Page 156

Nov Advocate 2017

954 THE ADVOCATE VOL. 75 PART 6 NOVEMBER 2017 “Last Tango in Paris” is a film which has evoked both high praise and strong criticism. But the issue is not whether it is a good film or a bad film, but rather whether it is obscene under the Criminal Code. That issue must be determined according to contemporary community standards in Canada … Relevant to that determination are many factors. One is the testimony of the experts, to be judicially assessed and weighed. Another is the circumstance that the film is adult fare only, as it has been given the classification ‘Restricted Adult’, thereby becoming unavailable to persons under 18 years of age. A third is the fact that the film is being shown in New Brunswick, Quebec, Ontario, and British Columbia, in all of which Provinces it was given clearance by censor boards who made no deletions in it. (The film is of course being shown in many other countries in the world as well.) The record does not disclose a single Province that has banned “Last Tango”. I am loath to believe that Manitobans are less tolerant, less sophisticated, or more in need of protective shelter than other Canadians. Having regard to all these factors I am of the view that the film in question is not obscene. The Grammarian: advice to a confused profession, from one who knows about these things. Homophones, Homonyms and Homographs. Homophones: words that sound alike, but have different meanings; e.g., roll, as a noun, is a portion of bread or a list of names in a group (Lord Denning was Master of the Rolls); and role, which refers to a part in a play or a part that a person has in some activity or situation. Other examples are real and reel, broach and brooch, know and no, and puny and puisne. Homonyms: words that are the same as another in sound and spelling, but which have two or more meanings; e.g., capital, a punishment and a chief city. Homographs: words which are spelled the same but have different meanings; e.g., bear, to carry but also the animal; moped, the past tense of mope and a small motorcycle. According to the U.K. Independent in 2003, “a solicitor who claimed he was too busy Cossack dancing to have stolen £1m from dead and injured clients was jailed for eight years”, after apparently claiming that “staff at his firm had embezzled the cash while he was working to secure appearances with Kylie Minogue and Ali G for his international dance troupe. The former solicitor, of Huntingdon Drive, Nottingham, claimed his devotion to dancing had begun at the age of four and that he had combined his legal duties with nightly appearances on stage.”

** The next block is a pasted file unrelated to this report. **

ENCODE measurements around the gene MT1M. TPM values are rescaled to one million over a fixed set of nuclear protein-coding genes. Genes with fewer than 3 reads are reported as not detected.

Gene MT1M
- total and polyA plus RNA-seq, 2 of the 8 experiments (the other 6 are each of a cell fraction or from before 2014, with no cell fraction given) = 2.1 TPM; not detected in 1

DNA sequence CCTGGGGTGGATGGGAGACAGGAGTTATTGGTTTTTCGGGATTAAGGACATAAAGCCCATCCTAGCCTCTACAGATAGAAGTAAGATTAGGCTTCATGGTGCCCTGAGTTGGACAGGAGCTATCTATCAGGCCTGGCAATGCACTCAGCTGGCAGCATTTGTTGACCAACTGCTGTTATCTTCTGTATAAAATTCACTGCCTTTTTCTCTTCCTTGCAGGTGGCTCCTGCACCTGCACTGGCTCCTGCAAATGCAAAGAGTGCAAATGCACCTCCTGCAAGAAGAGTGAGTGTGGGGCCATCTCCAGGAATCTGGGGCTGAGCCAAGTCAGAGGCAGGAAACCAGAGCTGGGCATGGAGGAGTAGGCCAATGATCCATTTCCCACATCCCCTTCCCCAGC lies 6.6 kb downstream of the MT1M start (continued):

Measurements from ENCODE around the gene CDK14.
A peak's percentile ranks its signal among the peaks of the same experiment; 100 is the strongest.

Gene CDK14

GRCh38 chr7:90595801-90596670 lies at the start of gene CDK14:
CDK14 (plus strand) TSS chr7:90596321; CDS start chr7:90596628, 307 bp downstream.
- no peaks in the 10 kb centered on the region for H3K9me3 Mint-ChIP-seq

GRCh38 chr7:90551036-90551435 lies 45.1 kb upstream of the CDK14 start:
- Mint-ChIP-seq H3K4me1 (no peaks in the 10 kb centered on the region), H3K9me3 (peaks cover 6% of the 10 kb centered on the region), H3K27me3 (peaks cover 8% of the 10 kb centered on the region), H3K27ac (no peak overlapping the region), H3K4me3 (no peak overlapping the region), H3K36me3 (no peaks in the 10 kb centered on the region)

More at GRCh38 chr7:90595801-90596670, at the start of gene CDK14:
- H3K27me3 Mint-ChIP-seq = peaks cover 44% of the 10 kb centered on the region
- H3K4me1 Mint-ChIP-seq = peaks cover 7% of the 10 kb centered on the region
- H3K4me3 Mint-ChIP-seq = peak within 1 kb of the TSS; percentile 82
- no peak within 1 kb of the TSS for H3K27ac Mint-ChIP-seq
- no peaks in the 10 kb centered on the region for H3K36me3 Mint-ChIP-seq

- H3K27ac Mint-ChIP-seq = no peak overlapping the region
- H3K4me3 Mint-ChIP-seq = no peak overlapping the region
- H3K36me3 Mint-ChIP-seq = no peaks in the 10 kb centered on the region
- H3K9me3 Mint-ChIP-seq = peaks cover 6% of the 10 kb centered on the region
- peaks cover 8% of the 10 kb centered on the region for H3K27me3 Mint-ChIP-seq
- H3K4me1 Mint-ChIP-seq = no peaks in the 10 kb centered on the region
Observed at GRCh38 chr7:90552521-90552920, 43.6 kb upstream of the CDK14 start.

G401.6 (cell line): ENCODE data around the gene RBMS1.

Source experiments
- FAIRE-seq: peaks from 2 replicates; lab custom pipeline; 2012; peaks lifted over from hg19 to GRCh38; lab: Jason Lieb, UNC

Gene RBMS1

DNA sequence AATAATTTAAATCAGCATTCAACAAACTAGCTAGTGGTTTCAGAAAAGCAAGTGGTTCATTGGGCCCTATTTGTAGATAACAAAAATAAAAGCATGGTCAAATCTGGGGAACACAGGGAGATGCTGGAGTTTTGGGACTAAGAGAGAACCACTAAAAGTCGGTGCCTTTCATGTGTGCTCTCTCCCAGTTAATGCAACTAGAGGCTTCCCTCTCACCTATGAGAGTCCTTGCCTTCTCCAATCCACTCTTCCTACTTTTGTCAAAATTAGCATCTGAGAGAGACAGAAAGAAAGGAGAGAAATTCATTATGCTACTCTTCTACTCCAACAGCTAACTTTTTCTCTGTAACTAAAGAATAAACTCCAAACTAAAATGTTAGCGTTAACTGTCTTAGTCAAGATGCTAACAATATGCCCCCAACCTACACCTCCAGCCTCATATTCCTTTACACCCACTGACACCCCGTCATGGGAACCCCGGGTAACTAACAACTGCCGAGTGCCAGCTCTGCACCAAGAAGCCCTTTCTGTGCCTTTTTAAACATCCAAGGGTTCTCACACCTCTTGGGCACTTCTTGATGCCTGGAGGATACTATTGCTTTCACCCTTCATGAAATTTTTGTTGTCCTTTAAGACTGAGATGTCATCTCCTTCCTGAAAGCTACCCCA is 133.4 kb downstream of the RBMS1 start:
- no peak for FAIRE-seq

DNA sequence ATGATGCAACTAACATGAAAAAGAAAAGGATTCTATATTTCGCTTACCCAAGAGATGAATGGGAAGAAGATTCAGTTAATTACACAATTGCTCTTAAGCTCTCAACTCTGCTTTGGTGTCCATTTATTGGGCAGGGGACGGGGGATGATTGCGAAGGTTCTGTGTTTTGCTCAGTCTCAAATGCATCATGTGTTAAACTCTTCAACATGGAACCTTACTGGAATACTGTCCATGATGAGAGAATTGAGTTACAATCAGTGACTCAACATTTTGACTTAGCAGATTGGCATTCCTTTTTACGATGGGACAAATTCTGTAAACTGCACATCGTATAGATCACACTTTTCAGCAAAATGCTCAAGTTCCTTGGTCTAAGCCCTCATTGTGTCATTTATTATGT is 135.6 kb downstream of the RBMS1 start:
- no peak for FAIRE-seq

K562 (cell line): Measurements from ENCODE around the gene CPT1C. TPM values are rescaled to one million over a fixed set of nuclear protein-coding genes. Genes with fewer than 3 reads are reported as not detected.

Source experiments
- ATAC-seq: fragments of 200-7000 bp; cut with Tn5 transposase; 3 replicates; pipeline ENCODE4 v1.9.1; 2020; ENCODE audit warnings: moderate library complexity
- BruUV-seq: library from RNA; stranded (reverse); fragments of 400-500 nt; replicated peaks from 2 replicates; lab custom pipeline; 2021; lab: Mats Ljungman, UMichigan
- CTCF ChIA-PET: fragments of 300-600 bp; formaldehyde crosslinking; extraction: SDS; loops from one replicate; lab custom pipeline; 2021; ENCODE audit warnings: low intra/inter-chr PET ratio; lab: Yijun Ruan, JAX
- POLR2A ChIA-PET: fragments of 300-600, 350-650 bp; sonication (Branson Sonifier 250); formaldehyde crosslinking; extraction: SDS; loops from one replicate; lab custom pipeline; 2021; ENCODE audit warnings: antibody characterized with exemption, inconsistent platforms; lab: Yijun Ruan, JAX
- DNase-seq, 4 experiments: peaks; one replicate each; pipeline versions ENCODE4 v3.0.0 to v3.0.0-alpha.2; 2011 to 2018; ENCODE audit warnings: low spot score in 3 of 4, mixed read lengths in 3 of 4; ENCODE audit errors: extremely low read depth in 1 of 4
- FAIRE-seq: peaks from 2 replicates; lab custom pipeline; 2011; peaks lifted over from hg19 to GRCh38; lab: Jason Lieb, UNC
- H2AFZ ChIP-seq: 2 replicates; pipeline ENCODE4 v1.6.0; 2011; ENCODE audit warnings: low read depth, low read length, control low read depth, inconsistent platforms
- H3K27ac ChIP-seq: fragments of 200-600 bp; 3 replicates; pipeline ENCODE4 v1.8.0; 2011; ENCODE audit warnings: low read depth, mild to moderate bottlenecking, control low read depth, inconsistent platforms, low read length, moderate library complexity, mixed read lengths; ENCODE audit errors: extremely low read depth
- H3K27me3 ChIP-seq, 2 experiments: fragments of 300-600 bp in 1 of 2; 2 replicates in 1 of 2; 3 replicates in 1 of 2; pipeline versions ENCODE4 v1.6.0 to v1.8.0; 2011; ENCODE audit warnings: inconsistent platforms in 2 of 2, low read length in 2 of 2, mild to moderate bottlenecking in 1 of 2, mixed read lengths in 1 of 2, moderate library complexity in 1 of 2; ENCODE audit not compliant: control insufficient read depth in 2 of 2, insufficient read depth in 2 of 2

Nov Advocate 2017
To see the actual publication please follow the link above